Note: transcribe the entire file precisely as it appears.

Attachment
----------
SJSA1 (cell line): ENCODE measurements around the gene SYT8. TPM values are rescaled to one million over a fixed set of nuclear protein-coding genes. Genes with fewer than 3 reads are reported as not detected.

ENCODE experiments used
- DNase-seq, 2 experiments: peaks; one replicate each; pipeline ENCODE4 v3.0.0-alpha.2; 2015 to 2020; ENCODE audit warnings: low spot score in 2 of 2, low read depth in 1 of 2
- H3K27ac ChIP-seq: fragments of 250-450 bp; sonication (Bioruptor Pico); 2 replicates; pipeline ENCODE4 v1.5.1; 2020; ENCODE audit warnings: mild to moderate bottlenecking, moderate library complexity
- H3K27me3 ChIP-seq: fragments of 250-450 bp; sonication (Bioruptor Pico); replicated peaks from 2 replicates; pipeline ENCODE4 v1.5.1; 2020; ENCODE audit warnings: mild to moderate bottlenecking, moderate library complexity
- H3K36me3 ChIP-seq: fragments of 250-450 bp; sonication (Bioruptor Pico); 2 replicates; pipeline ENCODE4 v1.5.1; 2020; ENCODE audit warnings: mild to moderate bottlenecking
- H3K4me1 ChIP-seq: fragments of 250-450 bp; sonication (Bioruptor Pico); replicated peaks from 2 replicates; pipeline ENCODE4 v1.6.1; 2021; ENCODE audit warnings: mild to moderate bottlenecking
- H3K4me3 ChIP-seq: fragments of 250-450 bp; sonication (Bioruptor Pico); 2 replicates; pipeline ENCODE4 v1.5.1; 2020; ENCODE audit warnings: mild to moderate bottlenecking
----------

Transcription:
SJSA1 (cell line): ENCODE measurements around the gene SYT8. TPM values are rescaled to one million over a fixed set of nuclear protein-coding genes. Genes with fewer than 3 reads are reported as not detected.

ENCODE experiments used
- DNase-seq, 2 experiments: peaks; one replicate each; pipeline ENCODE4 v3.0.0-alpha.2; 2015 to 2020; ENCODE audit warnings: low spot score in 2 of 2, low read depth in 1 of 2
- H3K27ac ChIP-seq: fragments of 250-450 bp; sonication (Bioruptor Pico); 2 replicates; pipeline ENCODE4 v1.5.1; 2020; ENCODE audit warnings: mild to moderate bottlenecking, moderate library complexity
- H3K27me3 ChIP-seq: fragments of 250-450 bp; sonication (Bioruptor Pico); replicated peaks from 2 replicates; pipeline ENCODE4 v1.5.1; 2020; ENCODE audit warnings: mild to moderate bottlenecking, moderate library complexity
- H3K36me3 ChIP-seq: fragments of 250-450 bp; sonication (Bioruptor Pico); 2 replicates; pipeline ENCODE4 v1.5.1; 2020; ENCODE audit warnings: mild to moderate bottlenecking
- H3K4me1 ChIP-seq: fragments of 250-450 bp; sonication (Bioruptor Pico); replicated peaks from 2 replicates; pipeline ENCODE4 v1.6.1; 2021; ENCODE audit warnings: mild to moderate bottlenecking
- H3K4me3 ChIP-seq: fragments of 250-450 bp; sonication (Bioruptor Pico); 2 replicates; pipeline ENCODE4 v1.5.1; 2020; ENCODE audit warnings: mild to moderate bottlenecking